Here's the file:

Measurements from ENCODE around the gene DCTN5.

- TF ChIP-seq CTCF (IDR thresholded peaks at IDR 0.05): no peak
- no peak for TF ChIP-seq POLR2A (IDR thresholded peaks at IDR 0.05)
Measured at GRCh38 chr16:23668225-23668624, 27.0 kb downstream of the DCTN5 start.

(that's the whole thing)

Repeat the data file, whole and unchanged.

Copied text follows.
Measurements from ENCODE around the gene DCTN5.

- TF ChIP-seq CTCF (IDR thresholded peaks at IDR 0.05): no peak
- no peak for TF ChIP-seq POLR2A (IDR thresholded peaks at IDR 0.05)
Measured at GRCh38 chr16:23668225-23668624, 27.0 kb downstream of the DCTN5 start.